You might want to read up on Dapple Dachshunds in our guide if you’re thinking about getting one of these unique pups. You can also read about Dachshund’s health in our other guide.

You may hear the term “double dapple” or “double merle.” That’s when two dogs that carry the merle gene are bred together. This can cause serious health issues.

A double merle Dachshund puppy may suffer from deafness, blindness, or both. They are usually white or light with a few merle patches and the eyes are often blue. 

Two merle gene carriers should never be bred together.

Sable Dachshund

A Sable Longhaired Dachshund standing beside a driveway
Meet Winifred, a Miniature Longhaired Sable Dachshund – Image source

The sable Dachshund has a red base coat with hairs that have a dark band at the end.

Usually, this translates into a dog with a red face and legs and a darker appearance over its back. They will also usually have some dark hair on their ears. 

If you examine the hairs closely, you’ll see that they are lighter where they are closer to the skin. You’ll only see this coloring on doxies with long hair. 

Other Dachshund types based on non-standard coat patterns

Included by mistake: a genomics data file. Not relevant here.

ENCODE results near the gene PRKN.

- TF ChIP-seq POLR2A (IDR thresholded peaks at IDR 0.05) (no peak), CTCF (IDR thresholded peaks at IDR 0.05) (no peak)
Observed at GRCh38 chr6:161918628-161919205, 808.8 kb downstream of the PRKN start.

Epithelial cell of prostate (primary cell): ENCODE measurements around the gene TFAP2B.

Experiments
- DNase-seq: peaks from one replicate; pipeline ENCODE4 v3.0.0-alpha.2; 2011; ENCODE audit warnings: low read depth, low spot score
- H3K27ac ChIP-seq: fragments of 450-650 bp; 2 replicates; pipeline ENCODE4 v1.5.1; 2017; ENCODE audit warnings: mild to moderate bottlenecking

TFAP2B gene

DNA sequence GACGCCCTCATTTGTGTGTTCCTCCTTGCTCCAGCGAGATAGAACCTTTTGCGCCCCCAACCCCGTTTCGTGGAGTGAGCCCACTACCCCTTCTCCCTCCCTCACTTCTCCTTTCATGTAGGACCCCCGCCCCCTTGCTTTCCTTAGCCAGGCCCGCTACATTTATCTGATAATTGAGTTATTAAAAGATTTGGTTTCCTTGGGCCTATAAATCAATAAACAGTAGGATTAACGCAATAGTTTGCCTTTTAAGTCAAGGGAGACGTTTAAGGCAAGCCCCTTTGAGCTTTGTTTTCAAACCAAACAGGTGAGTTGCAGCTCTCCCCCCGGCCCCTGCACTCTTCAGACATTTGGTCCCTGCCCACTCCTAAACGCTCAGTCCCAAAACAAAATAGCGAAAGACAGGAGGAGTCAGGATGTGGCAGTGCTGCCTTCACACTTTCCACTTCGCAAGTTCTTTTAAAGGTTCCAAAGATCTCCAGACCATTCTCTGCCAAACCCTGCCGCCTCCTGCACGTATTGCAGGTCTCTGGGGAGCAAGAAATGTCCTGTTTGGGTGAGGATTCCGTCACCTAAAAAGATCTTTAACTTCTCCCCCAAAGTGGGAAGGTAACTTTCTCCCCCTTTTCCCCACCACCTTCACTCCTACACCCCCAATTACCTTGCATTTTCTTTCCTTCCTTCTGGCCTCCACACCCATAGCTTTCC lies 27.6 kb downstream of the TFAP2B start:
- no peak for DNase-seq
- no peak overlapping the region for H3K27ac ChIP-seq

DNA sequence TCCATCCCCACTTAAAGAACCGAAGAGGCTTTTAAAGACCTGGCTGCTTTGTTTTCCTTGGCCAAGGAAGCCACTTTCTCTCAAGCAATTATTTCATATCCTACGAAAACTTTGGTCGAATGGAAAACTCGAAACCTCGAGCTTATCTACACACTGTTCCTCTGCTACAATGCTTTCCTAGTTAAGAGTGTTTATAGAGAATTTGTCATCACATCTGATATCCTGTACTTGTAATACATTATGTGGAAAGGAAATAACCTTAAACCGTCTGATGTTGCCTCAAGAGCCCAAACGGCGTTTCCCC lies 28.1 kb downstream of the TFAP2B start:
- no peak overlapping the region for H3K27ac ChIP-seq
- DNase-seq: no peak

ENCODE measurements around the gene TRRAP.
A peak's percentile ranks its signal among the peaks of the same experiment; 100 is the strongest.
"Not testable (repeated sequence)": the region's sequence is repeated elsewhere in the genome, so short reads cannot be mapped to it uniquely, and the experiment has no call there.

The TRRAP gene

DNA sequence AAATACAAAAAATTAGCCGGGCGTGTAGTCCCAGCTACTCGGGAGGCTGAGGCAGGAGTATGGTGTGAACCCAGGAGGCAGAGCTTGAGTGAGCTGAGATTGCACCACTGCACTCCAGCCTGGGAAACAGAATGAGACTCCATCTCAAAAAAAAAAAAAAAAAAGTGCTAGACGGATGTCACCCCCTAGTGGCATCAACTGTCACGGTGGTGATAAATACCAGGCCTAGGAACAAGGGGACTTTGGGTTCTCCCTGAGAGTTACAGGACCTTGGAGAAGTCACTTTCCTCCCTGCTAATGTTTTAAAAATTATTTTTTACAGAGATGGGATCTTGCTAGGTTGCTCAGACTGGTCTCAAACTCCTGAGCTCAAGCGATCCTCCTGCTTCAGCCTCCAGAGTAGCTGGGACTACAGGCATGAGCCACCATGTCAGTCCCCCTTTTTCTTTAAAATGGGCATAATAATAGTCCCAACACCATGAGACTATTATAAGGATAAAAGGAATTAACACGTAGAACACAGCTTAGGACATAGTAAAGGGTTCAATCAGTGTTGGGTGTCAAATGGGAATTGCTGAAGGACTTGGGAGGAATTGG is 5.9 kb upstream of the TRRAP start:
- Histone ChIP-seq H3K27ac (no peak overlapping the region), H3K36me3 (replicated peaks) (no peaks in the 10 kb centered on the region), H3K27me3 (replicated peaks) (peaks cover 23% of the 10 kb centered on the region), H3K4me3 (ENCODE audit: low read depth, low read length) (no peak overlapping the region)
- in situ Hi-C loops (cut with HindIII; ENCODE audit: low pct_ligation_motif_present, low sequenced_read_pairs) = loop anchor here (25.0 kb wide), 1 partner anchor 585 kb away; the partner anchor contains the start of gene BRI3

There are a few other less common coat combinations that you might come across, though not all are recognized as standard by the AKC.

Piebald Dachshunds have big white spots over a base of dark fur. Some people assume that the base color is white because it is so prevalent, but the base is actually dark, like brown or red.

Two Piebald Dachshund standing on a wooden floor and looking up
Meet Molly and her friend, both Piebald Dachshund standing – Image source

Piebald can be combined with any other coat combination, like brindle or dapple. 

These dogs look just like any other doxie in every other way. They’re the same size, they just have a different color of the coat.

So what’s the difference between dapple and piebald? Piebald simply means the dog is covered in several different colors or patches of colors.

A Red Brindle Piebald Dachshund wearing a green collar
Meet Figgy, a Red Brindle Piebald Dachshund with adorable puppy eyes – Image source

You may see a BrindlePiebald Dachshund. That just means that some of the color patches or the base color is brindle, along with the rest of the white on their coat.

Conclusion: Which type of Dachshund is best?

Three Dachshunds standing on the pavement wearing hats and dog harnesses
Meet Crusoe, a Dachshund ready for action together with his friends – Image source

The dachshund breed is delightfully varied, as you can see. Between the different sizes, coat colors, and coat type, there’s bound to be one that calls your name.

If you do end up bringing a little sausage dog home, be sure to let us know what type you chose!

You may also want to consider some sort of doxie mix, like a Chiweenie. For more information, head on over to our guide on Dachshund mixes

Further reading: Learn about some other striking dogs